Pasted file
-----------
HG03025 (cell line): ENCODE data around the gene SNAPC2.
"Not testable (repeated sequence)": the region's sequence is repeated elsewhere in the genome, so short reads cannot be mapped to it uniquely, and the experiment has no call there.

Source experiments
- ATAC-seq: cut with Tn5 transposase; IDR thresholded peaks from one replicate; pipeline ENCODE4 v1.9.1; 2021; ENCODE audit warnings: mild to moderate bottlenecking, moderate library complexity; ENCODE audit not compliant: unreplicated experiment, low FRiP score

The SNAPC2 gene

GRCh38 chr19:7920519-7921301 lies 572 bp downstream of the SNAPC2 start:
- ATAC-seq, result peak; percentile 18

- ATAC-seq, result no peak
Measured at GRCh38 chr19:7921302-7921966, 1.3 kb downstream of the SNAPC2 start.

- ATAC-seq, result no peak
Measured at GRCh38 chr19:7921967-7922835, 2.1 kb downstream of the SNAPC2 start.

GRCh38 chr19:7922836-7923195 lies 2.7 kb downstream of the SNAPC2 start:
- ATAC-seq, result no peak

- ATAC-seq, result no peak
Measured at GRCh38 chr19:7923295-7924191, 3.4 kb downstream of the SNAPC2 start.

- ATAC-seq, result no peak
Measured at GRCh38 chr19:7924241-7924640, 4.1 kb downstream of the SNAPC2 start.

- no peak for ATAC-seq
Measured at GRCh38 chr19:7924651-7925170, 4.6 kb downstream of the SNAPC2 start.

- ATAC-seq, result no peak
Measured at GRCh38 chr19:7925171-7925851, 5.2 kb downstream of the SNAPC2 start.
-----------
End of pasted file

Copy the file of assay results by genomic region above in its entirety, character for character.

HG03025 (cell line): ENCODE data around the gene SNAPC2.
"Not testable (repeated sequence)": the region's sequence is repeated elsewhere in the genome, so short reads cannot be mapped to it uniquely, and the experiment has no call there.

Source experiments
- ATAC-seq: cut with Tn5 transposase; IDR thresholded peaks from one replicate; pipeline ENCODE4 v1.9.1; 2021; ENCODE audit warnings: mild to moderate bottlenecking, moderate library complexity; ENCODE audit not compliant: unreplicated experiment, low FRiP score

The SNAPC2 gene

GRCh38 chr19:7920519-7921301 lies 572 bp downstream of the SNAPC2 start:
- ATAC-seq, result peak; percentile 18

- ATAC-seq, result no peak
Measured at GRCh38 chr19:7921302-7921966, 1.3 kb downstream of the SNAPC2 start.

- ATAC-seq, result no peak
Measured at GRCh38 chr19:7921967-7922835, 2.1 kb downstream of the SNAPC2 start.

GRCh38 chr19:7922836-7923195 lies 2.7 kb downstream of the SNAPC2 start:
- ATAC-seq, result no peak

- ATAC-seq, result no peak
Measured at GRCh38 chr19:7923295-7924191, 3.4 kb downstream of the SNAPC2 start.

- ATAC-seq, result no peak
Measured at GRCh38 chr19:7924241-7924640, 4.1 kb downstream of the SNAPC2 start.

- no peak for ATAC-seq
Measured at GRCh38 chr19:7924651-7925170, 4.6 kb downstream of the SNAPC2 start.

- ATAC-seq, result no peak
Measured at GRCh38 chr19:7925171-7925851, 5.2 kb downstream of the SNAPC2 start.